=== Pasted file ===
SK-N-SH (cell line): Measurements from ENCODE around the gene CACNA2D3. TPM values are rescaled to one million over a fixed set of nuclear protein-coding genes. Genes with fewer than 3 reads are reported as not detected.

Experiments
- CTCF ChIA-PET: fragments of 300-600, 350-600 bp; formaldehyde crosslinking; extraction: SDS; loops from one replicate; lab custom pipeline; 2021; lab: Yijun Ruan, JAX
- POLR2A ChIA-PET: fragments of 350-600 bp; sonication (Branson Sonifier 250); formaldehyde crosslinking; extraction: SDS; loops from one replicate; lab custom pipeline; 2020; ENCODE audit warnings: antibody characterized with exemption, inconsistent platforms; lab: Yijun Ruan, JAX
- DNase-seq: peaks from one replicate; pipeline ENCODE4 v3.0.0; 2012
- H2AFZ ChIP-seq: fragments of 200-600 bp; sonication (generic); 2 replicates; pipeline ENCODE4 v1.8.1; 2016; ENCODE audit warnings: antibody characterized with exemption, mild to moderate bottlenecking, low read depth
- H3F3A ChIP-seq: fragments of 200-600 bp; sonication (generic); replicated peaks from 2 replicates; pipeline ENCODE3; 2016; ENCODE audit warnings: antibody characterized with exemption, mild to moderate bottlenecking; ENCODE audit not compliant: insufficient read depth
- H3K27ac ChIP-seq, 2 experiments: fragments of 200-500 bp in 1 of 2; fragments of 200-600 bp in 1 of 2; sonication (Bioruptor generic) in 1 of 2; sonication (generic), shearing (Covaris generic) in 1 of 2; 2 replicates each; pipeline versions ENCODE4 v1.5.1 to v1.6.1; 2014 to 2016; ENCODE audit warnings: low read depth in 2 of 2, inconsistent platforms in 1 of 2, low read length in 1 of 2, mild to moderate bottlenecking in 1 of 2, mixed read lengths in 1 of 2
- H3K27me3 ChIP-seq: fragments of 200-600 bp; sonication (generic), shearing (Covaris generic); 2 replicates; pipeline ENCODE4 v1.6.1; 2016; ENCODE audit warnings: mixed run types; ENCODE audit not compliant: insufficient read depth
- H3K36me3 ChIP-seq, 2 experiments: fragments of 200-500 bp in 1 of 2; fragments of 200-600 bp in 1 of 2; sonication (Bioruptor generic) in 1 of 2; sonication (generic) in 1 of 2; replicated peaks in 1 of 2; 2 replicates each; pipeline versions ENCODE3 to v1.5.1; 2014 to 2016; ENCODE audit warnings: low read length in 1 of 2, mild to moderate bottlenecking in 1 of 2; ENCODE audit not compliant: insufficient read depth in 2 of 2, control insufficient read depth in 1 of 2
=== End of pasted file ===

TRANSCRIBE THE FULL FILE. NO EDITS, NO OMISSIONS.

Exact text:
SK-N-SH (cell line): Measurements from ENCODE around the gene CACNA2D3. TPM values are rescaled to one million over a fixed set of nuclear protein-coding genes. Genes with fewer than 3 reads are reported as not detected.

Experiments
- CTCF ChIA-PET: fragments of 300-600, 350-600 bp; formaldehyde crosslinking; extraction: SDS; loops from one replicate; lab custom pipeline; 2021; lab: Yijun Ruan, JAX
- POLR2A ChIA-PET: fragments of 350-600 bp; sonication (Branson Sonifier 250); formaldehyde crosslinking; extraction: SDS; loops from one replicate; lab custom pipeline; 2020; ENCODE audit warnings: antibody characterized with exemption, inconsistent platforms; lab: Yijun Ruan, JAX
- DNase-seq: peaks from one replicate; pipeline ENCODE4 v3.0.0; 2012
- H2AFZ ChIP-seq: fragments of 200-600 bp; sonication (generic); 2 replicates; pipeline ENCODE4 v1.8.1; 2016; ENCODE audit warnings: antibody characterized with exemption, mild to moderate bottlenecking, low read depth
- H3F3A ChIP-seq: fragments of 200-600 bp; sonication (generic); replicated peaks from 2 replicates; pipeline ENCODE3; 2016; ENCODE audit warnings: antibody characterized with exemption, mild to moderate bottlenecking; ENCODE audit not compliant: insufficient read depth
- H3K27ac ChIP-seq, 2 experiments: fragments of 200-500 bp in 1 of 2; fragments of 200-600 bp in 1 of 2; sonication (Bioruptor generic) in 1 of 2; sonication (generic), shearing (Covaris generic) in 1 of 2; 2 replicates each; pipeline versions ENCODE4 v1.5.1 to v1.6.1; 2014 to 2016; ENCODE audit warnings: low read depth in 2 of 2, inconsistent platforms in 1 of 2, low read length in 1 of 2, mild to moderate bottlenecking in 1 of 2, mixed read lengths in 1 of 2
- H3K27me3 ChIP-seq: fragments of 200-600 bp; sonication (generic), shearing (Covaris generic); 2 replicates; pipeline ENCODE4 v1.6.1; 2016; ENCODE audit warnings: mixed run types; ENCODE audit not compliant: insufficient read depth
- H3K36me3 ChIP-seq, 2 experiments: fragments of 200-500 bp in 1 of 2; fragments of 200-600 bp in 1 of 2; sonication (Bioruptor generic) in 1 of 2; sonication (generic) in 1 of 2; replicated peaks in 1 of 2; 2 replicates each; pipeline versions ENCODE3 to v1.5.1; 2014 to 2016; ENCODE audit warnings: low read length in 1 of 2, mild to moderate bottlenecking in 1 of 2; ENCODE audit not compliant: insufficient read depth in 2 of 2, control insufficient read depth in 1 of 2